Washington University lands a prime Chief Investment Officer

Washington University in St. Louis has landed a splendid new chief investment officer for its $8 billion endowment: Scott L. Wilson of Grinnell College.

The hire was announced last week and conducted by WUSL's interim CIO and search committee chair Eric Upin.

Mr. Upin is a highly qualified CIO in his own right.  He's a Harvard MBA, former CIO of the Stanford endowment and, more recently, a senior partner and CIO at outsourcer Makena. (Check out Makena's standing in our updated OCIO list, coming next week!)

Mr. Wilson served for more than seven years at the $1.9 billion (FY 17) Grinnell College endowment in Iowa, including three years as CIO.  He's a Grinnell grad, and was working toward an MS in financial mathematics from the University of Chicago when he was transferred to Tokyo.

Before joining Grinnell he held a series of hands-on bond- and derivatives-trading jobs, including a long tour in Tokyo working for Bank of America and Barclay's Capital.  And every summer he likes to get away from it all by retreating to his cabin somewhere up a mountain side in a remote part of Alaska.

He arrives in St. Louis with the global perspective needed at a major endowment in this era.  We know, for instance, that he has been shifting equity money into ex-U.S. markets since 2014, including establishing a foothold in sub-Saharan Africa (through private-equity deals), where many have feared to tread.

Kim Walker departed St. Louis in December after a 10-year tour as founding CIO at the WU Investment Management Company.  She had no announced destination, and hasn't yet surfaced anywhere else.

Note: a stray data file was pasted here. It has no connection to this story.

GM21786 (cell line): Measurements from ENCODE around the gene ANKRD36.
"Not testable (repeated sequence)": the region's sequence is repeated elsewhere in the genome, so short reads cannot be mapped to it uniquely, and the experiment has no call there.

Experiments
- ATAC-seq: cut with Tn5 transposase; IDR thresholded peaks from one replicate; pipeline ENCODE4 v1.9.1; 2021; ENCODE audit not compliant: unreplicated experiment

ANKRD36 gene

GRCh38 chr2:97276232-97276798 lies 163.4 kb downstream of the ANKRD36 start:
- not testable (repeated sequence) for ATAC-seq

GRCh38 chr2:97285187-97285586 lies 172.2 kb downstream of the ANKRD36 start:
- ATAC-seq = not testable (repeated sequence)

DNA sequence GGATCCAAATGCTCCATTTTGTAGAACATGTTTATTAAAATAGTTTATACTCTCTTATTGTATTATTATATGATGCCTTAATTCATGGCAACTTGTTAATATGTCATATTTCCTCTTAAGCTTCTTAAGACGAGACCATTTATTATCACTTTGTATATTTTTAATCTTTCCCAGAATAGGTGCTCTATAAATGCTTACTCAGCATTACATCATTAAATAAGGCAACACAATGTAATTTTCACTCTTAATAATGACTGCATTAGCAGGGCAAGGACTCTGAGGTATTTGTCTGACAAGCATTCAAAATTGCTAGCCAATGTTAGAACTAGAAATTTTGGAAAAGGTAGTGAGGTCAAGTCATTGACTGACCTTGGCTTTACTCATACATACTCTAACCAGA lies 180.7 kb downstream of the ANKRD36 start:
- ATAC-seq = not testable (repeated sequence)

For Mr. Wilson, who's still only 41, this is a big step up.  He's moving from the 63rd-largest to the 16th-largest endowment per our latest SEER rankings.  And he will undoubtedly see a commensurate jump in pay.

Our SEER numbers show Mr. Wilson with total comp of $562,117 in 2014, the latest period available.  Ms. Walker got $891,871 in the same period (which is a bit on the low side for a Top 20 endowment).  We would expect him to get a package totaling close to $2 million as he comes aboard this Fall.

See SEER pay rankings:

Five-year annualized performance for the two funds has been similar: 5.4 percent at Grinnell and 5.6 percent at WUSL.  But their allocations have been significantly different.

See SEER performance rankings:

Grinnell is heavier in equities than most big endowments, including WUSL.  That equity exposure worked for them in FY2015, when Grinnell returned a big 20.4 percent, ahead of all the Ivys, and tied with University of Minnesota for the best performance among Top 100 endowments.  Mr. Wilson has been lightening that equities bucket over the last two years, shifting more into alternatives, but it still stands at about 40 percent as of FY2016.

Mr. Wilson has also eschewed macro hedge funds at Grinnell, because it creates portfolio construction issues which make it very difficult for the investment office to return its cost of capital.  This may or may not be reflected in the WUSL allocations going forward.

Like most big endowments, both WUSL and Grinnell posted losses in FY2016, but Grinnell has come roaring back in FY 2017 with a return close to 19%, bringing their five-year return to an impressive 10%.  As we see from their target allocation below, Grinnell has been high in equities when it counted and low in real assets when the pickings were slim.